The girls’ bodies bore marks of excessive brutality. The usual scratches, bite marks, bruises, but also a pattern of blood clotting which indicated beating and torture. And the post mortem revealed they were hanged while still alive. Commentators have pointed out that the levels of violence and viciousness in the new rape culture is frightening, calling for immediate and effective action. Much of it comes from the porn which circulates freely on mobile phones. It’s not merely rape now. And the fact that I write ‘merely rape’ illustrates how terrifying the situation is. Almost as though one has to be grateful one is ‘merely raped’.
It is with a heavy heart that I note, that the outpouring of grief and outrage which rocked India in December 2012 for the Nirbhaya Delhi rape victim, is noticeably absent in cities across India, for the Badaun cousins. They are not middle class, dominant caste, city women. These were two lower caste, village girls. Not ‘people like us’.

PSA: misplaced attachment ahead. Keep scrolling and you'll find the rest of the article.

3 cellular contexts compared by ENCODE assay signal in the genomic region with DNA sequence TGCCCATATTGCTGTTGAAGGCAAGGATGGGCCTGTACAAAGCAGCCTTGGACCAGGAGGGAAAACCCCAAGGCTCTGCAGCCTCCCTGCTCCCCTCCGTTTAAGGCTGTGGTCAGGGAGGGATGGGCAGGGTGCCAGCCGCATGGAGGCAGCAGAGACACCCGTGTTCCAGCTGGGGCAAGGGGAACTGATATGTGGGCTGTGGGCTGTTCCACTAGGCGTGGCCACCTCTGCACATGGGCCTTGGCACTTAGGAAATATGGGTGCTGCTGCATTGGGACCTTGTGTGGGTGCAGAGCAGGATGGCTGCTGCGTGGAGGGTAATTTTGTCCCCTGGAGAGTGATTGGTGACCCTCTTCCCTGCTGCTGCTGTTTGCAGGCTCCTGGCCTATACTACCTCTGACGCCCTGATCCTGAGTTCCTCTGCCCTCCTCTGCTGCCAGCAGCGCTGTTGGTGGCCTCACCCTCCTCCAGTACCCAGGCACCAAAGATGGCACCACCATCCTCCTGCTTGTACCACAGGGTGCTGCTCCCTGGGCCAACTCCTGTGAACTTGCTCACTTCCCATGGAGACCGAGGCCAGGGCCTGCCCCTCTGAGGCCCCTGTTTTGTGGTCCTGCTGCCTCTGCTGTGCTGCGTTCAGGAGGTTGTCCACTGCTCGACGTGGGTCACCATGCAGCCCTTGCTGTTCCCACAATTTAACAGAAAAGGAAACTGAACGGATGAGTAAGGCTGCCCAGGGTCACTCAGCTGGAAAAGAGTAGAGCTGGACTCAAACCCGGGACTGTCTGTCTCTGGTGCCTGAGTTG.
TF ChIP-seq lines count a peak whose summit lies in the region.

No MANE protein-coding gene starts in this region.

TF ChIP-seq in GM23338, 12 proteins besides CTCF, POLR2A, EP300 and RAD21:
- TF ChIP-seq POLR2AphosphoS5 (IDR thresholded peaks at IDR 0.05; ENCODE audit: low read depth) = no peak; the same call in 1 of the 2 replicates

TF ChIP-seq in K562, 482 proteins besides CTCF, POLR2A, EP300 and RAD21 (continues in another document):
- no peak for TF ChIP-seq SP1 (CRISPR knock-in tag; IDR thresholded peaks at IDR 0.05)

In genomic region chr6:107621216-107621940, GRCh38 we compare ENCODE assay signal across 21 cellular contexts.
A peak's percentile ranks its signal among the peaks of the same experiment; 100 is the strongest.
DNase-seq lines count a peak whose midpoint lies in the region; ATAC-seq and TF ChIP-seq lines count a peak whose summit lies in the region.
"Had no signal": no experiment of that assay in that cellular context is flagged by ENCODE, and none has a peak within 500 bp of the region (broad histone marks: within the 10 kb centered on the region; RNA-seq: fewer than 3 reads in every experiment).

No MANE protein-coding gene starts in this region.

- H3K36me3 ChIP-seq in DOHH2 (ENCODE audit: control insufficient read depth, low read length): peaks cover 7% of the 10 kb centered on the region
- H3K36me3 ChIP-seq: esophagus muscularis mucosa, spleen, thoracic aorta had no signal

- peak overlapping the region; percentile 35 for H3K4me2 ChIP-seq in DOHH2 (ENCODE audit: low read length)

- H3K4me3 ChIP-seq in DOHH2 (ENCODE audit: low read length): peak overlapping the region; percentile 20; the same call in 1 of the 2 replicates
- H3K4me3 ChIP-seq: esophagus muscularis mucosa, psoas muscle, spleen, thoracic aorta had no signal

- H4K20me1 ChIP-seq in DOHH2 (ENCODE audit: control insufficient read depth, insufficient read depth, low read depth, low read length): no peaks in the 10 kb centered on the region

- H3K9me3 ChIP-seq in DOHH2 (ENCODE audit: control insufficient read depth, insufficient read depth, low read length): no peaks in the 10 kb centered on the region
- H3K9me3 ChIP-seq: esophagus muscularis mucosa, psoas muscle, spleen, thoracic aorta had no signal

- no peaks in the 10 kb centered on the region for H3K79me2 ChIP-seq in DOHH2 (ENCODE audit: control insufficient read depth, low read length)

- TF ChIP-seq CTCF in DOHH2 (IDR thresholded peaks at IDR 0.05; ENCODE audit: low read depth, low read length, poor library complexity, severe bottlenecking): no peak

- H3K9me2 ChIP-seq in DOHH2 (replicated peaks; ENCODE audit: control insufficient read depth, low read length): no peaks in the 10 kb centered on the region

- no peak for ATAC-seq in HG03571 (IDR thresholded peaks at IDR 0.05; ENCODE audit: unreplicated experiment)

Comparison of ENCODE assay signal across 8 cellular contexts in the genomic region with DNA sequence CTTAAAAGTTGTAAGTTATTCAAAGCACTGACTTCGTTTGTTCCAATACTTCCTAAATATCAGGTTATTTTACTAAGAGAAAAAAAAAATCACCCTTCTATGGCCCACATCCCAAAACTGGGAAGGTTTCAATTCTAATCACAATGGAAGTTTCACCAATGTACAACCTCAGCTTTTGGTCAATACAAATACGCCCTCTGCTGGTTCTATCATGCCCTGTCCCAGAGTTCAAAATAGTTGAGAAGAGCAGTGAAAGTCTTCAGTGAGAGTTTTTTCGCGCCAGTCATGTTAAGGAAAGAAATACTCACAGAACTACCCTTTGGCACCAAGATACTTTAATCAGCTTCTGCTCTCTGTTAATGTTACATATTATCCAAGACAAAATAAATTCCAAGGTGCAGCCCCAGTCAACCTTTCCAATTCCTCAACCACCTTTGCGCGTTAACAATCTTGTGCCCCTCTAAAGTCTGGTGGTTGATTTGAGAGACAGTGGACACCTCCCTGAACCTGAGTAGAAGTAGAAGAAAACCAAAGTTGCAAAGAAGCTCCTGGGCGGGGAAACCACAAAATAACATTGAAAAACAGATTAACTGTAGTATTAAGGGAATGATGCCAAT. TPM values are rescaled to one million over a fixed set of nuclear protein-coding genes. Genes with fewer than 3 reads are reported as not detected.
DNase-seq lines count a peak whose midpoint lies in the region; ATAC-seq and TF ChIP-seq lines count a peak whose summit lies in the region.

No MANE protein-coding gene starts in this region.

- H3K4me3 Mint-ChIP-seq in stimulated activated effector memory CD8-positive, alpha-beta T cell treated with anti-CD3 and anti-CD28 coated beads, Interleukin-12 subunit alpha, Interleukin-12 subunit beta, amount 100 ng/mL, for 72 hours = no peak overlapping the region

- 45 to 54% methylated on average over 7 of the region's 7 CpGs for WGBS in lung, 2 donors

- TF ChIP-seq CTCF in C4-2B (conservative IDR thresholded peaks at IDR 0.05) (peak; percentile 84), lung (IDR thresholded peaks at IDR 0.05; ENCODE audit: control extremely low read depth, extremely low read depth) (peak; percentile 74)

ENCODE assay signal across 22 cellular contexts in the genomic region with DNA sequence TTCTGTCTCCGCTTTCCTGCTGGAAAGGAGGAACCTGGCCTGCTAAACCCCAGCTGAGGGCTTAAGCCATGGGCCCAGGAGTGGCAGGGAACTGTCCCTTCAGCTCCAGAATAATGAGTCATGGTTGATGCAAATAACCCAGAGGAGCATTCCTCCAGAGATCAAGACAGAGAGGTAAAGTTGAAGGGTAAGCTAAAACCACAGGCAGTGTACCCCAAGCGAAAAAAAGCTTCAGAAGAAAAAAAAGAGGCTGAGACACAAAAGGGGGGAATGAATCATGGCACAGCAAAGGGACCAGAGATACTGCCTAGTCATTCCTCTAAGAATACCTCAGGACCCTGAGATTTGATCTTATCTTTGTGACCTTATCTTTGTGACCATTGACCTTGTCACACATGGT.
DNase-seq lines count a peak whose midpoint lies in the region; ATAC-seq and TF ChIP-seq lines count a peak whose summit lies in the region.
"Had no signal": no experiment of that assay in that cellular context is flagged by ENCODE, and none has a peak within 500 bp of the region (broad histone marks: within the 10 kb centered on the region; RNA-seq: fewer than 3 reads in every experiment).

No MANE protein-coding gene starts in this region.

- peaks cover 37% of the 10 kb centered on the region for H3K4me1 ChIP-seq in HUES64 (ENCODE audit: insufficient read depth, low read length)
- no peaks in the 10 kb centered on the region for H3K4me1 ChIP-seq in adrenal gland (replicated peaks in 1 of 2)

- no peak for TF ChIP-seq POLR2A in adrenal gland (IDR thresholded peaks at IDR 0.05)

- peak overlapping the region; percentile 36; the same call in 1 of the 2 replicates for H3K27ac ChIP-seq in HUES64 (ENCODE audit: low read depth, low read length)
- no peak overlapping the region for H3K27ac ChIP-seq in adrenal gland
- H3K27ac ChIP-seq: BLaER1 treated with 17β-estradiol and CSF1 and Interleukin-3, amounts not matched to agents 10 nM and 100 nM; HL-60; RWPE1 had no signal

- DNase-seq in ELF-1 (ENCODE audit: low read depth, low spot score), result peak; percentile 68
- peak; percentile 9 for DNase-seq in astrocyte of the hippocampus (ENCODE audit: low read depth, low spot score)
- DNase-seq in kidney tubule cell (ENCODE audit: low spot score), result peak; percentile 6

She describes how Egyptian women often feel self-conscious for simply being out in public because sexual harassment can be found at every corner. Though women played a central role in both the uprising against strongman Hosni Mubarak in 2011, and the military-backed movement that removed Islamist leader Mohammed Morsi last year, hopes that the Arab Spring would empower women have been dispelled.
In fact, Egypt is considered the worst country in the Arab world to be a woman, according to a survey by the Thomson Reuters Foundation. The report cited political instability and the rise of Islamist groups among the reasons for the repression.